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8th Combined Meeting Of Orthopaedic Research Societies (CORS)


Summary Statement

Objectifying postoperative recovery of patients with comminuted tibial plateau fractures treated with a unilateral plate trough the use of a gait analysis system.


Gait analysis has been a proved method for assessing postoperative results in patients with different orthopedic afflictions of the lower limb such as hallux valgus, ankle instabilities, knee osteoarthritis and arthroplasties but it has rarely been used for postoperative assessment of proximal tibial fractures. The more traditional means of quantifying postoperative articular step-off and limb axis deviations such as conventional X Rays and CT scanning and the clinician and patient completed scores that subjectively assess the outcome are complemented by the analysis of gait patterns set to objectify the most important patient related factor - the gait. As controversy exists in literature regarding the optimal treatment for severe tibial plateau fractures we proposed a gait study to evaluate locked angle unilateral plate osteosynthesis.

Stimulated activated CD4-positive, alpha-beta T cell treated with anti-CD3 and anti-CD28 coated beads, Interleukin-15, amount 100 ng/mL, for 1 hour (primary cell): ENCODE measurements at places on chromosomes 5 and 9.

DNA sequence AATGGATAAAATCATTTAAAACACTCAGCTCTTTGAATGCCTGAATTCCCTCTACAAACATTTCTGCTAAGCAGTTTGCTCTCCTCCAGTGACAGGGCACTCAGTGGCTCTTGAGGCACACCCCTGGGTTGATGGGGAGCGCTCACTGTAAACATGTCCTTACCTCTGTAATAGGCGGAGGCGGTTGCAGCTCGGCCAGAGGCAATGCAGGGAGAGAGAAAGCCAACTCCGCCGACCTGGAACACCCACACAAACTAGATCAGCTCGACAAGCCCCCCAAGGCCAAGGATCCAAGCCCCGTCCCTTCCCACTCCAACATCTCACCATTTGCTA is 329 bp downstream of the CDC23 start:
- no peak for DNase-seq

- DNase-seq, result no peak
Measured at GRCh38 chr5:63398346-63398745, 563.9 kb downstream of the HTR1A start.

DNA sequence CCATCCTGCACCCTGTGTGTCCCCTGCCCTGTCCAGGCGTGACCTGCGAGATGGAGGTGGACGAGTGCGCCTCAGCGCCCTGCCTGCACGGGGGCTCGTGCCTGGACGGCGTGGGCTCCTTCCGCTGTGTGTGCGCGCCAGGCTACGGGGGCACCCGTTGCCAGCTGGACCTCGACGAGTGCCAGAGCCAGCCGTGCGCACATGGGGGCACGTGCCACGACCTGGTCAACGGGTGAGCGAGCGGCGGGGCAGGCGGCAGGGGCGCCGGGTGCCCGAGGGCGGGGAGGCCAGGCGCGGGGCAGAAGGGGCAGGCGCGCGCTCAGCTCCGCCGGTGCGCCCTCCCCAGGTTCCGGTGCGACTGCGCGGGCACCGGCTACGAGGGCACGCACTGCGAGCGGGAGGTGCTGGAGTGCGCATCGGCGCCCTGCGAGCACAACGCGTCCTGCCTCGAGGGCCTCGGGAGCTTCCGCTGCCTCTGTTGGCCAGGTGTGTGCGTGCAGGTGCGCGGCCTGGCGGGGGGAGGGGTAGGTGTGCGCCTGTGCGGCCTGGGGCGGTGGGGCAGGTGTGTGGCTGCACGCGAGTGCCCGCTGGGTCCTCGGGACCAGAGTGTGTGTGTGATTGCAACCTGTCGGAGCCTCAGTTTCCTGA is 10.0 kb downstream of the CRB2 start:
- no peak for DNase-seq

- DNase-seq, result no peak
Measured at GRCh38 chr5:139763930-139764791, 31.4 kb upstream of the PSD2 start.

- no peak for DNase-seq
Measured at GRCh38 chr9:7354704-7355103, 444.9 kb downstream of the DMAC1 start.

Patient & Method: A computerised motion analysis system and a sensor platform were used to gather gait data from 15 patients with unilateral tibial plateau fractures graded Shatzker V and VI treated with a angular stable locked lateral plate osteosynthesis. Gait analysis was performed postoperatively based on patient availability and as soon as ambulation was possible and permitted without auxiliary support (crutches) at 4 (mean of 4,6), 6 (mean of 6,2) and 12 (mean of 11,7) months respectively, at a naturally comfortable walking. All patients were evaluated using classic anteroposterior and lateral knee radiography and were asked to fill the KOOS score questionnaire at the time of the gait analysis session.


The spatial-temporal and angular parameters revealed the expected postoperative decrease in ROM in both flexion and extension of the knee. Step and stance time objectively decreased between measuring session with an increase in single support of 3,7% mean value. A constant increase in walking speed was noted from a mean of 42 cm/sec (cadence of 31 st/min) at 4 months to a speed of 90 cm/sec (mean of 49 st/min cadence). We also determined a asymmetrical and wider walking base, increased area of support during single leg standing, decreased stance and increased swing phases for the injured knee compared to contralateral.


All patients in the study were subjectively satisfied with the results of the treatment, however we were able to detect quantifiable differences of gait parameters such between the injured and the contralateral knee such as step, stance and swing time and in knee flexion and adduction, combined with a modified, wider walking base. Ground reaction forces were strongly related to score improvement and thus directly reflected the healing at the fracture site.